By Mark Squibb/December 2, 2022
Theatre CBS is presenting the familiar story of Ebenezer Scrooge, the miserly, miserable, misanthrope scared straight by a trio of supernatural entities just in time for the holidays, as a live radio drama.
“It’s as if you walked into a 1940’s radio studio and you’re watching these actors come to work to perform this show,” explained director Gord Billard. “We have 13 actors, one sound effects person, and a piano player – and they’re playing about 48 roles. Many actors have as many as two or three characters that they’re playing to upwards of five or six. So, they have to rely on voice characterization.”
Two of those actors are husband and wife duo Matt Christian and Brenda Hynes.
Hynes has been performing for years, both on the stage and as a background actor in numerous local television productions and played a lead role in Theatre CBS’s production of Agatha Christie’s The Hollow last spring, while Christian will make his debut in A Christmas Carol, a story that he holds near and dear.
“A Christmas Carol, quite frankly, is the only story I might have thrown my hat into the ring for,” said Christian. “I have an affinity for it. Growing up, watching it was a tradition. If there was one movie I was going to watch at Christmas time, it would be A Christmas Carol. So, I said to Brenda, ‘Are you going to audition?’ and she said ‘Yeah, I think I’m going to,’ and I said, ‘Well, maybe I will too.’”
Christian auditioned and expected to be cast in a minor role at best, but managed to land the role of Scrooge himself.
Christian said while that came as a shock, his wife wasn’t surprised in the least.
“I knew he would get Scrooge. He’s very good with voices,” said Hynes. “And I’ve seen this regularly since our kids have been born, because he reads to them and carries on, and he does different voices, and he’s quite good at it. In fact, the whole time I was practising for ‘The Hollow,’ he used to read the script with me, and it didn’t matter who the character was opposite to me, he would do a voice for them. So, you can imagine that was quite entertaining.”
While Christian says his stage career will likely be a ‘one-and-done’ kind of deal, (“But isn’t it fun that we get to do this together,” he added. “It’ll be a wonderful memory for us.”) Hynes, who is playing the Ghost of Christmas Past and two minor narration roles, hopes to be involved with Theatre CBS as much as possible moving forward.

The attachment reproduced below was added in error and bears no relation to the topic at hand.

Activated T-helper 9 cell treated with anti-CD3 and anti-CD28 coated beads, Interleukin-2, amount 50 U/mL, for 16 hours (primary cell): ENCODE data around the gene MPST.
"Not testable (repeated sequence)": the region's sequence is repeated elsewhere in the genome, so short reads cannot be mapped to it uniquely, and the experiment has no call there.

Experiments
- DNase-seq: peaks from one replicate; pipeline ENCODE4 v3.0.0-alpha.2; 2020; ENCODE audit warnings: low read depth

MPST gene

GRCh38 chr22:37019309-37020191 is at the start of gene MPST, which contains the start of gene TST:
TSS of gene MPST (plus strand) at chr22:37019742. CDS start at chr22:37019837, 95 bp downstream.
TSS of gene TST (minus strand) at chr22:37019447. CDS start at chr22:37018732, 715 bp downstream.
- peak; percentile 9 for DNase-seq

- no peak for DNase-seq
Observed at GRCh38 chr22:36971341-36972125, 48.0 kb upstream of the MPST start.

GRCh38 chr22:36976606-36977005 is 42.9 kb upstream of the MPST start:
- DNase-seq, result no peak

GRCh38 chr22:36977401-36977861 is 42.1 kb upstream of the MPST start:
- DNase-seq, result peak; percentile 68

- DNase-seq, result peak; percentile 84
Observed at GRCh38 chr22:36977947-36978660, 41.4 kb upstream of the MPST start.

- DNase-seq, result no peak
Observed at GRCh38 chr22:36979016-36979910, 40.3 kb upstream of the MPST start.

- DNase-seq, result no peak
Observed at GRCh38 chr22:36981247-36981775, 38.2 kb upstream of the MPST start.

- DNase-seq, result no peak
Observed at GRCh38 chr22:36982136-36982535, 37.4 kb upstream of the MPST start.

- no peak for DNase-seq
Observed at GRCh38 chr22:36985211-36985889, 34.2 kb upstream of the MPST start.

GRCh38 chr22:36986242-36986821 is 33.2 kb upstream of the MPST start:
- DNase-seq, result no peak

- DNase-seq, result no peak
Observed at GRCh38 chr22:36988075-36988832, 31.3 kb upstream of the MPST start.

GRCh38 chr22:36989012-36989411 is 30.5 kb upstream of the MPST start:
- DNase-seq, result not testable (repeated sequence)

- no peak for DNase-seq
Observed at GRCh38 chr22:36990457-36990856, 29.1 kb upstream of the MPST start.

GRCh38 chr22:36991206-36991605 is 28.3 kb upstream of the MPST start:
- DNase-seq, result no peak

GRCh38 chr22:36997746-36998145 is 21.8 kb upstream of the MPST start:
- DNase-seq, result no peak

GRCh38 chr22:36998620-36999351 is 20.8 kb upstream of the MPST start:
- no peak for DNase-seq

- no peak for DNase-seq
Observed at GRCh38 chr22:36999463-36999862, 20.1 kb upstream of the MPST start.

“I think I’m a bit of an awkward person, but when I get on a stage, I truly feel like all of that goes away and I feel like I’m someone else,” said Hynes. “I’m not me, I’m not ‘Awkward Brenda.’ I truly get lost in that world, in that story. It’s wonderful. And it’s the satisfaction of it too, because plays take a lot of work to complete… You go through a wide range of emotions, and then somehow at the end, everything always comes together. And everyone is part of it, it’s not just you. There’s a real sense of camaraderie, and a real satisfaction that your group has put this together and have given people a night of entertainment, a night out of the house.”
Charles Dickens’ A Christmas Carol, first published in 1843, has been adapted for stage, film, radio, and television countless times.
“I think the themes of A Christmas Carol are universal,” said Billard, the man tasked with bringing the drama to life. “We’re talking about charity, transformation, redemption. All these themes are universal, and they’re still relevant to modern society. I mean, the poor are always with us, and people are always in need of charity. It was 179 years ago that this was first published, and it hasn’t been out of print since.”
Last year, the company presented It’s a Wonderful Life as a radio drama.
“The biggest challenge is making it visually appealing for the audience,” said Billard. “It’s a radio play, but we want to avoid the idea that you can come in and close your eyes.”
Billard noted the cast is a mix of experienced actors and newcomers, hailing from CBS, St. John’s, Mount Pearl, Paradise, Holyrood and the Southern Shore. The youngest member is 12, while the eldest is a senior citizen.
Each actor has to find unique voices for their characters.
“They’re doing a great job with their voice characterizations,” said Billard “It’s a unique experience, in that it’s not your standard stage play. And I think people will enjoy it, because it’s not like something you see every time you go to the theatre… The other component that I think is interesting is that we’ll have live sound effects. So, when Jacob Marley visits Scrooge, for example, we have our sound effects artist at a table with chains that will complement Marley’s dialogue and actions.”
For folks like Christian, the play presents an opportunity to live a classic story for the entertainment of an audience.
“It’s a pretty small novel — especially as far as Dickens goes,” said Christian, adding that Scrooge’s redemption and betterment is what each of us seeks for ourselves. “But it’s a story that always stuck with me.”
The play runs December 8 thru the 10th at Worsley Park. Tickets can be purchased on the Theatre CBS website.